hexagram in a perfect condition found In 1991 by Iraqi archaeologist Muzahim Mahmu in the Treasure of Nimrud. It is one of 613 items of gold jewelry and precious stones that were dated to the 8th and 9th century B.C. See:

Zeevveez 11:40, 4 March 2007 (UTC)


I moved the above WP:OR from the article to talk. Please provide refs (see WP:RS, WP:V), copyedit and then add to the article. Thanks. ←Humus sapiens ну? 22:06, 1 June 2006 (UTC)


I moved the majority of the content unrelated to Star of David to this article. I think it belongs here better, since in many cases there is no proven relation to the SoD. ←Humus sapiens ну? 23:12, 1 June 2006 (UTC)

Re: Star of David/Hexagram[edit]

Regarding Jcwaldensian's attempted interpretive edits: His passage is missquoted, and the actual hebrew states "So shall ye take up Siccuth your king and Chiun your images, the star of your god, which ye made to yourselves." 1 2 Not "But ye have borne the tabernacle of your Moloch and Chiun your images, the star of your god, which ye made to yourselves". Star is descriptive of Chiun here and not the subject. This is also discussed in Christian resources ("..and the star or representative of their god Chiun." and 3 for example). And even the Masoretic connection he claimed (however farfetched) is not without fault when discussing the actual Hebrew words 3, which show a context of Babylonian idolatry. Stars themselves are used and discussed among other verses in the Tanakah in a positive light, as stars are seen as a symbol of the heavenly kingdom. "And God made the two great lights: the greater light to rule the day, and the lesser light to rule the night; and the stars." "the LORD your God hath multiplied you, and, behold, ye are this day as the stars of heaven for multitude." "I will ascend into heaven, above the stars of God will I exalt my throne, and I will sit upon the mount of meeting, in the uttermost parts of the north". To assume any of the passages in the Tanakah refers specifically to a hexegram (star of david) is simply that, an assumption. --Marty Goldberg 19:17, 18 November 2006 (UTC)


We need to stay on our toes here, a certain person has been vandalizing this page today with anti-Semitic content. Thanks for refreshing the Usage by Christians paragraph, saved me the trouble of hunting down the history.TurtleofXanth 03:35, 11 March 2007 (UTC)

Dodge Brothers[edit]

"Dodge Brothers emblem ca. 1938 inadvertently depicting the Star of David."

What the heck does this caption mean? Is it the Star of David, or is it a hexagram? Why is the word "inadvertantly" used here? Is someone saying Dodge didn't mean to display this symbol? The word "inadvertantly" means "accidentally" or "by oversight". I'm going to attempt to remove that word from the caption, and if someone can show me why it needs to be back there, let's discuss it. It seems at best unnecessary and at worst POV. Applejuicefool 20:53, 23 March 2007 (UTC)


The lead opens with an unsourced definition:

A hexagram is a six-pointed geometric star figure, {6/2} or 2{3}, the compound of two equilateral triangles. The intersection is a regular hexagon.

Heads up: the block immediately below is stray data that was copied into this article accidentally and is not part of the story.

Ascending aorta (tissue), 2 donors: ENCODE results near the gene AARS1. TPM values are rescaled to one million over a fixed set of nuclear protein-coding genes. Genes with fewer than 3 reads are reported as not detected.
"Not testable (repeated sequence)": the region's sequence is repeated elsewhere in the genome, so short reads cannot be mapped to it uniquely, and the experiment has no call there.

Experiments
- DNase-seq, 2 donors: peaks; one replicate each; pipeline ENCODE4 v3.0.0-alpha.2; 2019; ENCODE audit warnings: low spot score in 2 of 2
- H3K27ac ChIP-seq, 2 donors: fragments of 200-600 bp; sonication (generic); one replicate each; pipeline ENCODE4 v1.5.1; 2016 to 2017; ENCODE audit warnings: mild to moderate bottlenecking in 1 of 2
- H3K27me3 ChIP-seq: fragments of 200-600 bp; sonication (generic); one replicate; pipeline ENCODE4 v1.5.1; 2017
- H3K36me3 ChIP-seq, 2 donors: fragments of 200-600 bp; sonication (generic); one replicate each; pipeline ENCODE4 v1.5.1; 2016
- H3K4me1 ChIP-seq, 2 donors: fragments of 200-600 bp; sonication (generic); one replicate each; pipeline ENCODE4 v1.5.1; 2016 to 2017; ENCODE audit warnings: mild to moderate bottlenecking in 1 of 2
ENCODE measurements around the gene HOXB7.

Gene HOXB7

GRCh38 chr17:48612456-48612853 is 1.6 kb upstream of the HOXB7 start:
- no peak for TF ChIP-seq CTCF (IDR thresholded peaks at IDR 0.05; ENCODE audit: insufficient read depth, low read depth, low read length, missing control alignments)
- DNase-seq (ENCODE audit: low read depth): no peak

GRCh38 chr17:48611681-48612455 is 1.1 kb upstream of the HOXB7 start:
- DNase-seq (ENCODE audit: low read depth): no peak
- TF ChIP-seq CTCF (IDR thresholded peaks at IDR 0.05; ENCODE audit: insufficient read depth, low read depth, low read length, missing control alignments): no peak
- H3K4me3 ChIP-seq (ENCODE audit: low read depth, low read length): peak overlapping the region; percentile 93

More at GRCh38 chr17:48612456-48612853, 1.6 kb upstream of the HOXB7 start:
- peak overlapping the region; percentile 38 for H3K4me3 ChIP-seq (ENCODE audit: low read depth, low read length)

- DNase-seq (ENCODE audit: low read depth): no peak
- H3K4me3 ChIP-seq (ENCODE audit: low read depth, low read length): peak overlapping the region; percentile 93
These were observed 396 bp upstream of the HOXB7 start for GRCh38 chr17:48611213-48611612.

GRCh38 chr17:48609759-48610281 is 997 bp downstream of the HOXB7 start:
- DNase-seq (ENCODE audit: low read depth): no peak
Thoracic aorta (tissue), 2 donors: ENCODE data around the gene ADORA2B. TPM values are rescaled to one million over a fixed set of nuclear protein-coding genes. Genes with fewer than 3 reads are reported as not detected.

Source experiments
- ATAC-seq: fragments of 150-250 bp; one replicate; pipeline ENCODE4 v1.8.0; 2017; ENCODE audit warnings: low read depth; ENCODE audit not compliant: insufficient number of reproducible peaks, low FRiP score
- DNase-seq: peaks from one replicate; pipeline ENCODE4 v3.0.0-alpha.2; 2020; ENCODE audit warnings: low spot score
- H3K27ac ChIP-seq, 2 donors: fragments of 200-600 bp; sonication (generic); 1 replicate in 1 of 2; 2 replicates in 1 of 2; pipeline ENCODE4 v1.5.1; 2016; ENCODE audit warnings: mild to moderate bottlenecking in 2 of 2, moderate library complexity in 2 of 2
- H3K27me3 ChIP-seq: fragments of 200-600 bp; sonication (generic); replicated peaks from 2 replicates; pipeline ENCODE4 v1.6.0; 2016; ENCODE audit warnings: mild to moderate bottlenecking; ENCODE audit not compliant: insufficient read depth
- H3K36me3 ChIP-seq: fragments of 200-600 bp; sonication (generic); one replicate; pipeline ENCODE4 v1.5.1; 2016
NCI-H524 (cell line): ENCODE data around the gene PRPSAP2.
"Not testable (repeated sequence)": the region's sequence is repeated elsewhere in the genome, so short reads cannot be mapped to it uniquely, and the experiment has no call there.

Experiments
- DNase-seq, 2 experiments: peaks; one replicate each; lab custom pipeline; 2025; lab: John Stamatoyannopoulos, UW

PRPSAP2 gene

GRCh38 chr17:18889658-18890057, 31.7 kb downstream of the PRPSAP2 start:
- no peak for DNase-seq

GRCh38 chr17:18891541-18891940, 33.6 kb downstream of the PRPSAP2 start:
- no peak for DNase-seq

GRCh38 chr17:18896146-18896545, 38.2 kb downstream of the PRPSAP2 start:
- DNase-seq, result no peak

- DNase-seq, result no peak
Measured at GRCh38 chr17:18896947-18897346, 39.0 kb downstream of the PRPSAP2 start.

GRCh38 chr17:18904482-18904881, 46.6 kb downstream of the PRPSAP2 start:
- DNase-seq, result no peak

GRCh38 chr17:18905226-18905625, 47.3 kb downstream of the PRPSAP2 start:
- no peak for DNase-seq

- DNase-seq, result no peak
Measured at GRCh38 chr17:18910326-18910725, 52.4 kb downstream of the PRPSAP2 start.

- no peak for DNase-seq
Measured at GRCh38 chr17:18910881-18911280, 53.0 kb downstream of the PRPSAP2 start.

Does anyone know where this comes from and what {6/2} or 2{3} means? As a lead this falls well short of Wiki's standards, being neither sourced, nor entirely clear and accessible to the nonspecialist reader. Unless a good reason is offered for retaining this wording I'd suggest changing it to, for example, the OED or OCD definition

We also need to be clear in the lead whether "hexagram" includes forms other than the Star of David - dictionary definitions vary on this point, some including I Ching forms and non-regular forms: at the moment we have within the article a section on other hexagrams which don't conform with the opening definition. The hatnotes actually acknowledge the use of "hexagram" for other forms, so there's an intrinsic contradiction between them and the lead that follows. Should the lead not at least acknowledge the other uses and specify which use(s) are discussed in this article? Alternatively, the article title could be altered from the generic "Hexagram" to something that more accurately reflects the articl's specific content (Hexagram in culture and architecture...?) -- Timberframe (talk) 08:58, 10 October 2009 (UTC)

Codes like {6/2} and 2{3} are called Schläfli symbols. I'll clarify that. SiBr4 18:39, 3 July 2012 (UTC)

A further point, whilst modern depictions of the Ulster Banner may show its star as two equilateral triangles (probably for ease of rendering), it was not originally as such, and this can be seen in the depiction used on this page. Either the Ulster Banner does not have a hexagram or the opening definition is wrong in that it isn't necessarily two equilateral triangles. — Preceding unsigned comment added by 2A02:C7D:4216:A200:2096:3CFB:9D55:6597 (talk) 22:22, 28 December 2016 (UTC)

Ottoman Hexagram[edit]

There is a rumor in kosovo about the origin of the hexagram on the mosque :

this is because

the architects of othoman empire were mostly of jewish origin. and they used to leave symbolic messages.

James Michael DuPont (talk) 11:26, 12 December 2010 (UTC)

Further explanation of why I removed the Goddess worship section[edit]

No part of this section should be readded in any form.

Thus, every part of that addition by that anonymous editor was blatently wrong. In further discussion, he quoted Texe Marrs (a conspiracy theorist) and a facebook astrology page as additional sources (after the reliable sourcing guidelines were linked and summarized). That user does not care about reliable sourcing, only pushing a fantasy on the encyclopedia. Ian.thomson (talk) 22:43, 21 August 2011 (UTC)

Christian usage reference note[edit]

Link used as referennce shows some pictures of Armenian origins.This link is some internt site promoting conspiracy theories ( Unexplianed Things out There) aliens etc. Not a reliable source for encyclopedic usageBialosz (talk) 13:11, 22 May 2014 (UTC)


Given that we have no actual images of the First Jewish Temple, and given that Masonry doesn't actually go back to 900 BCE, this section needs to be edited, and for more neutrality. — Preceding unsigned comment added by (talk) 18:20, 15 December 2015 (UTC)